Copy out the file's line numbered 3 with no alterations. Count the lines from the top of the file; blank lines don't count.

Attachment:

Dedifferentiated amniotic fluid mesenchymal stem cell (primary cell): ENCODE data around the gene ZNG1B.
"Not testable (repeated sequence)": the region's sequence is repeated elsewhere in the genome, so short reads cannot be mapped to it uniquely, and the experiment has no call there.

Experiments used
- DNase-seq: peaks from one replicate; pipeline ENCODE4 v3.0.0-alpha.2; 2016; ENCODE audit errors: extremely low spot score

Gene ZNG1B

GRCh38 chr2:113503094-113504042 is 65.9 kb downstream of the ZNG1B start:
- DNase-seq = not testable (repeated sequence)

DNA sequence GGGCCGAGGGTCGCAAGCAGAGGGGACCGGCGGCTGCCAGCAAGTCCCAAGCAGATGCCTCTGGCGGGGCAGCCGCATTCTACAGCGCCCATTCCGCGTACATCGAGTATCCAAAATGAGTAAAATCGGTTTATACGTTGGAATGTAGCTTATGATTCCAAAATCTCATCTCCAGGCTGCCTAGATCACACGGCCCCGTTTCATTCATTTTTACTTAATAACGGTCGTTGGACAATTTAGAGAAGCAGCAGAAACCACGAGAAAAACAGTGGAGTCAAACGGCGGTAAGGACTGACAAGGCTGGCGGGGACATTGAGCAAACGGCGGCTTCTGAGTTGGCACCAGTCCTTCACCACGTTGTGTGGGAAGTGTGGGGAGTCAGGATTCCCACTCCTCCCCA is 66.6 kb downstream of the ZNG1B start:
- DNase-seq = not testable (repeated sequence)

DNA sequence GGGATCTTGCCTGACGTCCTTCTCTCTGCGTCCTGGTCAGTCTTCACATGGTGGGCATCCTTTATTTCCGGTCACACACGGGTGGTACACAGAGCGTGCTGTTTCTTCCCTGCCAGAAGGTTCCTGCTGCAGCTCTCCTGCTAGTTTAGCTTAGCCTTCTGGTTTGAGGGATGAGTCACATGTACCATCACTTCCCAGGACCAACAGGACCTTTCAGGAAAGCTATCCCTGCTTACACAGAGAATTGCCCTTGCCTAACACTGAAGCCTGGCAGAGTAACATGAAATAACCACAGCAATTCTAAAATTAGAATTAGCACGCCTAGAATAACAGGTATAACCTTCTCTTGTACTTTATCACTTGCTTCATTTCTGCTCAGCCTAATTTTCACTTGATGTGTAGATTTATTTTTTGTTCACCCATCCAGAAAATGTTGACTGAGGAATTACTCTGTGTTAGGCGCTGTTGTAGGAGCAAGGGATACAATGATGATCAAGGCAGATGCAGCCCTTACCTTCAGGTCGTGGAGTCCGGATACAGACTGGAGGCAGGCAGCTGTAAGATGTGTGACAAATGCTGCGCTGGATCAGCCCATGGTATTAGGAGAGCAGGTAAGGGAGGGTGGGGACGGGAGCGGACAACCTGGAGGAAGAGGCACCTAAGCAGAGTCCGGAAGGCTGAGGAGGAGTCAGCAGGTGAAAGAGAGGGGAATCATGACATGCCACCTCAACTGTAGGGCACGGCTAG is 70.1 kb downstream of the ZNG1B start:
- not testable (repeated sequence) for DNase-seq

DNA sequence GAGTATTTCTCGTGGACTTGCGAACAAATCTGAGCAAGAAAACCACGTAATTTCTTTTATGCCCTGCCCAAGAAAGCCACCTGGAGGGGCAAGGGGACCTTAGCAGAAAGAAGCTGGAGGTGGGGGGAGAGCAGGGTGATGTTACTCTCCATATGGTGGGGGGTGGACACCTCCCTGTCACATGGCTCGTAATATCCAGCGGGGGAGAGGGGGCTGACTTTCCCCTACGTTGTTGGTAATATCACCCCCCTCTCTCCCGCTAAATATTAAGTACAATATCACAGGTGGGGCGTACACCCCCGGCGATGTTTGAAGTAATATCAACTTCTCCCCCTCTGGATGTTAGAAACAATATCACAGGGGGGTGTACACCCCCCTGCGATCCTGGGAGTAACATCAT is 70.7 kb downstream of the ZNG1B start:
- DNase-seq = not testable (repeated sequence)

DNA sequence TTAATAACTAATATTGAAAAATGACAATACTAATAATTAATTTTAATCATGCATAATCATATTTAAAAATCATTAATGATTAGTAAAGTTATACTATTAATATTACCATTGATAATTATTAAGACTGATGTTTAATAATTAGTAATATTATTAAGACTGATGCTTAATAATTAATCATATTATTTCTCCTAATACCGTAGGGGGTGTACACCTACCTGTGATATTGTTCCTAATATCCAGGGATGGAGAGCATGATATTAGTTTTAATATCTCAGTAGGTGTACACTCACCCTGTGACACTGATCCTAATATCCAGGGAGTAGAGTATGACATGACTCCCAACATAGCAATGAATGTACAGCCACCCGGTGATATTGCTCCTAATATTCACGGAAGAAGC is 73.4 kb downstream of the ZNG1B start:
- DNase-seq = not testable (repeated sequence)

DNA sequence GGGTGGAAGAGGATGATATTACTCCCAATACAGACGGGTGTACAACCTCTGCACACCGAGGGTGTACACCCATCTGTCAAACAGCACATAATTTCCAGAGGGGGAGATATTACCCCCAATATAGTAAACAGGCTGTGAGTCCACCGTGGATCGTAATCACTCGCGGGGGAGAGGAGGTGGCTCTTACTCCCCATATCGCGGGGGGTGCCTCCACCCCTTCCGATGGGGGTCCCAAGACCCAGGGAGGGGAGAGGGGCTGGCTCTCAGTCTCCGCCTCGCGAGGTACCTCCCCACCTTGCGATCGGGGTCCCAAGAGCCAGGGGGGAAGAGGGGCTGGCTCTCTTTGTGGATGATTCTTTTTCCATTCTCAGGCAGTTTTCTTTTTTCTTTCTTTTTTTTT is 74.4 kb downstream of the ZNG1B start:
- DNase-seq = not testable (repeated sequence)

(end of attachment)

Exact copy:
Experiments used